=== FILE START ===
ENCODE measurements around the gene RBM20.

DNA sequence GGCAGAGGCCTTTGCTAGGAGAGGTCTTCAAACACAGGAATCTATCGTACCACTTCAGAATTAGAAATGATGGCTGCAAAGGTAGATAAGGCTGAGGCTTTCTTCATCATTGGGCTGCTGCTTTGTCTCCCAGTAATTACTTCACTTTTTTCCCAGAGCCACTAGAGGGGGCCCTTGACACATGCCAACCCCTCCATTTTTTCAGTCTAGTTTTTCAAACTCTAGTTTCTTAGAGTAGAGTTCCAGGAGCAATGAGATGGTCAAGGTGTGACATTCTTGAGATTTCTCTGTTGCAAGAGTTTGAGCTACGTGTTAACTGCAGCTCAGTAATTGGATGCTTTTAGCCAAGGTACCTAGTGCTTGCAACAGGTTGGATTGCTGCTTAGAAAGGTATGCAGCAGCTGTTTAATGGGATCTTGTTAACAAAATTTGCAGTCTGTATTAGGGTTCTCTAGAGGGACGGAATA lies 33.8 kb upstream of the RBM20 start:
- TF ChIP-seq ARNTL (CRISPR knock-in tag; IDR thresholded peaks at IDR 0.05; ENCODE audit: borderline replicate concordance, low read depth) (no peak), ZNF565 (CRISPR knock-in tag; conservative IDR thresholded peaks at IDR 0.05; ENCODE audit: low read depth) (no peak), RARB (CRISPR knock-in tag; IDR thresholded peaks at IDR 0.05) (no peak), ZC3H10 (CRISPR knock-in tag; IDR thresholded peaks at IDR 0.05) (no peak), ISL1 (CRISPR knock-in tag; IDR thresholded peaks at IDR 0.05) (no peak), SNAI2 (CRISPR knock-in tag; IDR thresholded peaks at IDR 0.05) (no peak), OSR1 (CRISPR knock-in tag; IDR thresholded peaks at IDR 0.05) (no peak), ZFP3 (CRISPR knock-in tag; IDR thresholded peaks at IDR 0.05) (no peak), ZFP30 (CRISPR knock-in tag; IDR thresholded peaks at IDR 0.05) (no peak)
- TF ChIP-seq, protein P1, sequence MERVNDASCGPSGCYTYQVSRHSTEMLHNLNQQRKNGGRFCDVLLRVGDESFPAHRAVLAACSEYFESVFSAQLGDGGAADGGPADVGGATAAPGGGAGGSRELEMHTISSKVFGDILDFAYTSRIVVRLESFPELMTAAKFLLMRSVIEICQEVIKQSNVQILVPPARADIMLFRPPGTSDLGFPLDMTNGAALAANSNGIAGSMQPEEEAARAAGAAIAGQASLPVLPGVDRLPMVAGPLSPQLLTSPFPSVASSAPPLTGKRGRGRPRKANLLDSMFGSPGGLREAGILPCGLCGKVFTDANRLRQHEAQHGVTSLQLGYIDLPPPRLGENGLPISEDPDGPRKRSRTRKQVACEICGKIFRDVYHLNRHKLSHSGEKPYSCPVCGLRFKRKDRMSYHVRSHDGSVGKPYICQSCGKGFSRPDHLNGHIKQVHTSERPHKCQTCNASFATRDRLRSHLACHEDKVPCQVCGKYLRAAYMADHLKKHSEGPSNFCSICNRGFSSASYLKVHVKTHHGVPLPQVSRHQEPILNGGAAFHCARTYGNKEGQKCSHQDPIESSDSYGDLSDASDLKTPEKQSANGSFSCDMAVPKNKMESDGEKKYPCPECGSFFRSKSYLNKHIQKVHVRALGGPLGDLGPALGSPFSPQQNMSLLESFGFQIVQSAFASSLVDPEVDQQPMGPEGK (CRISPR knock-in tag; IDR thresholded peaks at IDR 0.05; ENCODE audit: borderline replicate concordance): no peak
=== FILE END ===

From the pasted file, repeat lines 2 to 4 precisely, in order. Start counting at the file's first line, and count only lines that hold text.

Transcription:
DNA sequence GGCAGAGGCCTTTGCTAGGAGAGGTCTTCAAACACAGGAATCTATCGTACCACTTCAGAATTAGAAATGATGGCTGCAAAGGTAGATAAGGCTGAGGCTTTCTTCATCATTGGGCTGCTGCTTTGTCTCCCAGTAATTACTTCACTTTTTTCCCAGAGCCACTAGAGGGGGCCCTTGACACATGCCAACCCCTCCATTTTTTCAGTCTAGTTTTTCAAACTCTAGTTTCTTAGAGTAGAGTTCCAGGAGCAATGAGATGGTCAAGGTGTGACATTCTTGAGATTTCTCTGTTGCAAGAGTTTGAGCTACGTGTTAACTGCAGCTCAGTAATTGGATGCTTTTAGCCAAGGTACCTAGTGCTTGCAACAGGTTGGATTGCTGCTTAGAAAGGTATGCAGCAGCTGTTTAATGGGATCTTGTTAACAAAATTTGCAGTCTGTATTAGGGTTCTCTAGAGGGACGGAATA lies 33.8 kb upstream of the RBM20 start:
- TF ChIP-seq ARNTL (CRISPR knock-in tag; IDR thresholded peaks at IDR 0.05; ENCODE audit: borderline replicate concordance, low read depth) (no peak), ZNF565 (CRISPR knock-in tag; conservative IDR thresholded peaks at IDR 0.05; ENCODE audit: low read depth) (no peak), RARB (CRISPR knock-in tag; IDR thresholded peaks at IDR 0.05) (no peak), ZC3H10 (CRISPR knock-in tag; IDR thresholded peaks at IDR 0.05) (no peak), ISL1 (CRISPR knock-in tag; IDR thresholded peaks at IDR 0.05) (no peak), SNAI2 (CRISPR knock-in tag; IDR thresholded peaks at IDR 0.05) (no peak), OSR1 (CRISPR knock-in tag; IDR thresholded peaks at IDR 0.05) (no peak), ZFP3 (CRISPR knock-in tag; IDR thresholded peaks at IDR 0.05) (no peak), ZFP30 (CRISPR knock-in tag; IDR thresholded peaks at IDR 0.05) (no peak)
- TF ChIP-seq, protein P1, sequence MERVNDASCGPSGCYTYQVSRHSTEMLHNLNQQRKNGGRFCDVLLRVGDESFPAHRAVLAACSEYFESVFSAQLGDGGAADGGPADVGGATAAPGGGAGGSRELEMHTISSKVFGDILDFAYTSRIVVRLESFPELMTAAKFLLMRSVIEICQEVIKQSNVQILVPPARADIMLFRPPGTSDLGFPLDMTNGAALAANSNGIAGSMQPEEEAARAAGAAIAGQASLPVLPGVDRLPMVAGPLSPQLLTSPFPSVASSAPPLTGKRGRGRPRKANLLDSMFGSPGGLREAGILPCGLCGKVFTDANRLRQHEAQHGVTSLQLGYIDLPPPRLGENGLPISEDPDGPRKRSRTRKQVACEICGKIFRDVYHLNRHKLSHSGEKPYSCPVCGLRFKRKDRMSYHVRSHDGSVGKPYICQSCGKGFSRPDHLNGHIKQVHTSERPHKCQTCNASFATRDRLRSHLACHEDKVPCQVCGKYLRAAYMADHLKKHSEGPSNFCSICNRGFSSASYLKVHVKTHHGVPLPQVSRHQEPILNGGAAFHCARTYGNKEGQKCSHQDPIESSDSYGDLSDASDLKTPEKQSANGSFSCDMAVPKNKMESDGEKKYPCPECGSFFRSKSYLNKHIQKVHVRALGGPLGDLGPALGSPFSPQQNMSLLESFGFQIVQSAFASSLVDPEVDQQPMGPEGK (CRISPR knock-in tag; IDR thresholded peaks at IDR 0.05; ENCODE audit: borderline replicate concordance): no peak